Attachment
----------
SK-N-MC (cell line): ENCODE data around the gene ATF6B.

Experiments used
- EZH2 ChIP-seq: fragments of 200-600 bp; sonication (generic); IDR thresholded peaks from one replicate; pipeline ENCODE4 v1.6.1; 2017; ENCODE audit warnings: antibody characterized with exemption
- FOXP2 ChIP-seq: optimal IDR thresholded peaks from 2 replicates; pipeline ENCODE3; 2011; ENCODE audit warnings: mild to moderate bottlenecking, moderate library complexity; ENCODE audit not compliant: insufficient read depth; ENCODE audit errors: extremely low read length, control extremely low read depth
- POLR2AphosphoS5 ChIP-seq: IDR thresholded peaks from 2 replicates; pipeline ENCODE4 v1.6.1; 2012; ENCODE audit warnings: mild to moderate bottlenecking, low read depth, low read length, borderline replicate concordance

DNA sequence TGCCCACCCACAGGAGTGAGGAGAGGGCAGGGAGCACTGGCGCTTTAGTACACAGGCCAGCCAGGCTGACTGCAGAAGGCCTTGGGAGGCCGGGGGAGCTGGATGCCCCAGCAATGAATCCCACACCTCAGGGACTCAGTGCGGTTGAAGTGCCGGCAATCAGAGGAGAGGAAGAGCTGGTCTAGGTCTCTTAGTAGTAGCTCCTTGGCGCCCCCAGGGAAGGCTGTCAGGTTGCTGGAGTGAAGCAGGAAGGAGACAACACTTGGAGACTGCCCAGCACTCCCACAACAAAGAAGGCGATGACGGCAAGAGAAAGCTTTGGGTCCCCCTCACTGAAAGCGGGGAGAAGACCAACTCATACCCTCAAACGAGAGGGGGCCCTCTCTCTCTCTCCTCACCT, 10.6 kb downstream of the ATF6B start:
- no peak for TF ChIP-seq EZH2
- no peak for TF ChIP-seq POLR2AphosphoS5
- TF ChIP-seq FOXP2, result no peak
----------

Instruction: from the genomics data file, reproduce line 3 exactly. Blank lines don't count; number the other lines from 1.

- EZH2 ChIP-seq: fragments of 200-600 bp; sonication (generic); IDR thresholded peaks from one replicate; pipeline ENCODE4 v1.6.1; 2017; ENCODE audit warnings: antibody characterized with exemption